The Montana softball team, not far removed from its magical month of May, when the Grizzlies won the Big Sky Conference tournament title and made their first NCAA regional appearance, opened its fall exhibition schedule with two days of games this weekend at Grizzly Softball Field in Missoula.
Montana, which finished 35-24 in the spring, opened its fall practice schedule on Sept. 6.
“We do a lot of things based on competition in practice, but I think they’re ready to perform together as a team,” said interim head coach Melanie Meuchel. “They’re excited to be back in front of their fans and try to build on what this program established last year.”
The Grizzlies are also in the process of replacing Jamie Pinkerton, who led the program its first three years and was voted the Big Sky Coach of the Year in both 2016 and ’17.
Pinkerton was hired away by Iowa State in early August, leaving Montana without a fulltime coach for the time being.
“There is never a good time to lose your head coach, but it was probably the best timing for the group we have,” said Meuchel, who has a team with 11 seniors under her watch this fall.
“They’ve really stepped up and showed their mature approach. They’ve accepted what they’ve been given and have taken on a little bit of leadership themselves. They are confident in what they’ve been a part of building and are ready to keep adding to it.”
Pinkerton’s departure has made a first-time head coach of Meuchel, even if it is on just an interim basis. The program’s next head coach is expected to be announced by mid-October.
She’ll be leading the team this weekend, and the next two weekends of home games as well, coaching from the third-base box when the Grizzlies are at the plate, watching her pitchers and the entire defense when Montana is in the field. It’s all been new but something she is growing into.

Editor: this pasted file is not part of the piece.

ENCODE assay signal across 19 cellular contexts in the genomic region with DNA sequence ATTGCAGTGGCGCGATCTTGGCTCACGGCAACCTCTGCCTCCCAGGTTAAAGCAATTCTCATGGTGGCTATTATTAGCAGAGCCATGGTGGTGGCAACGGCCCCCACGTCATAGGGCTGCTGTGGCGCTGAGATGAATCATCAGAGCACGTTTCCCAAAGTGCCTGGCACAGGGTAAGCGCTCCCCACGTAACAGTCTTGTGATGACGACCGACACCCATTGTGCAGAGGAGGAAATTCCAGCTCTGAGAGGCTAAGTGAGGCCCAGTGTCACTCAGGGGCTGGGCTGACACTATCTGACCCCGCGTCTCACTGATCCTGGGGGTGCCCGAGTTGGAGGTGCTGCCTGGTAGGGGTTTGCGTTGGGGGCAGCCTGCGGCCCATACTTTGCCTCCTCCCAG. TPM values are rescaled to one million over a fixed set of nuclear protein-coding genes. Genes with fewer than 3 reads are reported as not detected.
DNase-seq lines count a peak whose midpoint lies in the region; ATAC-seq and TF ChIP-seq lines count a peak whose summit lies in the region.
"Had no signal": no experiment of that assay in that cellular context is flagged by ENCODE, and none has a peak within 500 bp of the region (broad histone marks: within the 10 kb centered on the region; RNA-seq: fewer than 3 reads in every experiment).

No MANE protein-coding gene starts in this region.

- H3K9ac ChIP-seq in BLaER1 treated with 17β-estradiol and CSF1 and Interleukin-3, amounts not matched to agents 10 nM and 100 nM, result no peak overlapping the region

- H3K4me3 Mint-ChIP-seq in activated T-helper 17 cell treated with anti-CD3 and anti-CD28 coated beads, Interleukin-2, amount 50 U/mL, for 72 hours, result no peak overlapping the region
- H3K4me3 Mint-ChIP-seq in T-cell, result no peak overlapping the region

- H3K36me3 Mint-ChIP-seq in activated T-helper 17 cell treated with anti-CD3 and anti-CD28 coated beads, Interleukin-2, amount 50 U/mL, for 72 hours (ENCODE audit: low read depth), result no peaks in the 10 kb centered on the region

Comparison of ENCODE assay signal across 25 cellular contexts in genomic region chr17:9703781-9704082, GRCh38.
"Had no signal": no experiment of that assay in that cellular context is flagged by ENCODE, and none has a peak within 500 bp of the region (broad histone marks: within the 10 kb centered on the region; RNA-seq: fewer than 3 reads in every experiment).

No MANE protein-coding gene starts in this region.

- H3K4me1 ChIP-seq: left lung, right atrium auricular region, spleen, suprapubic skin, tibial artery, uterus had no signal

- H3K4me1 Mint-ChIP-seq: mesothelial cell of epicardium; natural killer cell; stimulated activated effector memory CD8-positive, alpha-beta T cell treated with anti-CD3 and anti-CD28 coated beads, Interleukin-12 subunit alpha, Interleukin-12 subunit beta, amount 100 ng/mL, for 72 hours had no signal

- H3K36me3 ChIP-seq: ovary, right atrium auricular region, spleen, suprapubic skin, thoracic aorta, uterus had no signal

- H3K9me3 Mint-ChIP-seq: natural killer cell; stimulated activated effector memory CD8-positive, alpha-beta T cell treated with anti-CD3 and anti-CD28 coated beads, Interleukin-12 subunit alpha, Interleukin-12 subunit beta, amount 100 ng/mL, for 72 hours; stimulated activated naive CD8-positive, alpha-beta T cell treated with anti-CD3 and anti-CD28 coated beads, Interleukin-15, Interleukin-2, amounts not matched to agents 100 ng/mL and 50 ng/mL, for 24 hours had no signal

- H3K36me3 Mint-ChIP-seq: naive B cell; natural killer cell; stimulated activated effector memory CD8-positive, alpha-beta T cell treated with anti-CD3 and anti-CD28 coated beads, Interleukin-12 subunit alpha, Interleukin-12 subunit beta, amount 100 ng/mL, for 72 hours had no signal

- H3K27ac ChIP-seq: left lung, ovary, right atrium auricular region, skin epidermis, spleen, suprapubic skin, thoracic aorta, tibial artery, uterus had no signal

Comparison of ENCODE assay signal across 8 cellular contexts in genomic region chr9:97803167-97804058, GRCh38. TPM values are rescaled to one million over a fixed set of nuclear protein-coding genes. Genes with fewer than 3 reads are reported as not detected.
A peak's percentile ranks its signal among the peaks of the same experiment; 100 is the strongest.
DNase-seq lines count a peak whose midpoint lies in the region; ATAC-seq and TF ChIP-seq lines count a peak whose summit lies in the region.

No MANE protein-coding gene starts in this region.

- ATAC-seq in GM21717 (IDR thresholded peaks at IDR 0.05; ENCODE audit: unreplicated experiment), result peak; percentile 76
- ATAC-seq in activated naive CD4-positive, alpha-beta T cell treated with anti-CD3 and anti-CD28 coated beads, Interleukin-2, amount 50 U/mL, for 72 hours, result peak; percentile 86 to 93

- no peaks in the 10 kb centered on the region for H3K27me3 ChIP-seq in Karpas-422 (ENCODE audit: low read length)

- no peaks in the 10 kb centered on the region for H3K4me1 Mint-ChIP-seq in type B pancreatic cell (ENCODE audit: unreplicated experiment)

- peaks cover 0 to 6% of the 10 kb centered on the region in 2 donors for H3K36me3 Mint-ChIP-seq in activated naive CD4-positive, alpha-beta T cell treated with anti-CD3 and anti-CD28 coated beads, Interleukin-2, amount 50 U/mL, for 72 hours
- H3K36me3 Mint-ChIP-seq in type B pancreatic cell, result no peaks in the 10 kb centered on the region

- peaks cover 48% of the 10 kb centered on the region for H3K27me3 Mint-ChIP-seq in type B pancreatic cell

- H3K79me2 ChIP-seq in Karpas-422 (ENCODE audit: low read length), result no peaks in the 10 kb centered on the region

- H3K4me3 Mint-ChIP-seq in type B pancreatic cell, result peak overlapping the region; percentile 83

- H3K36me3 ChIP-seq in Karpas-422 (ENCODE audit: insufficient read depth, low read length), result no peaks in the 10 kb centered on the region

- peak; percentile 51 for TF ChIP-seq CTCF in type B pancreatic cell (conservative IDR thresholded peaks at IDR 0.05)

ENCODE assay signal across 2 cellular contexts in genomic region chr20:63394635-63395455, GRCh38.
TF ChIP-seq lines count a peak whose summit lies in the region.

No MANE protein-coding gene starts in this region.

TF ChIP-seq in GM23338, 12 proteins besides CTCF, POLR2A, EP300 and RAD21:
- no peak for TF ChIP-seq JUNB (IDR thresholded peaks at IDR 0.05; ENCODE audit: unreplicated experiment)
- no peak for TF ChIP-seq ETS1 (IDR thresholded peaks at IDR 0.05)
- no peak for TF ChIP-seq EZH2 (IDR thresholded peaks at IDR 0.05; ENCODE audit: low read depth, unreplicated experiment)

“I’ve really tried to work on that in practice so the players get comfortable with me out there as well as my getting comfortable with the role I’ve had to step up and take,” she said.
“It’s been a fun challenge. In the past, I’ve been quiet on the field, but I think I’ve been able to bring out a spark and excitement from my side, and I’ve always known I had it in me. I’ve just always been in a position where I’ve fed off other coaches. Now I’m setting the tone for the team.”
Sitting out all the fall games will be senior centerfielder MaKenna McGill (knee) and junior pitcher Colleen Driscoll (back). Everyone else, except for senior Katie Jo Waletzko on Saturday (wedding, not her own, at least we don’t think so), is in the mix, ready for assignment.
The task for Meuchel will be coming up with a mix that allows her team’s starters to blend with not only the four newcomers but all the other returners.
“We’re out to win this weekend, but our fall is also based on giving opportunity for every kid who deserves it,” said Meuchel.
“We’ll try to get everybody some starting time and everybody some late-inning time. And we’ll try to find some combinations that will help our new kids. We don’t want to use all returners in the infield, then go with all new kids. We want to mix it up.”
Sophomore Anne Mari Petrino made 37 starts in left field as a freshman. Senior Alex Wardlow started the season’s final 34 games in center after McGill was injured in March, and senior Madison Saacke started 44 of 59 games at catcher.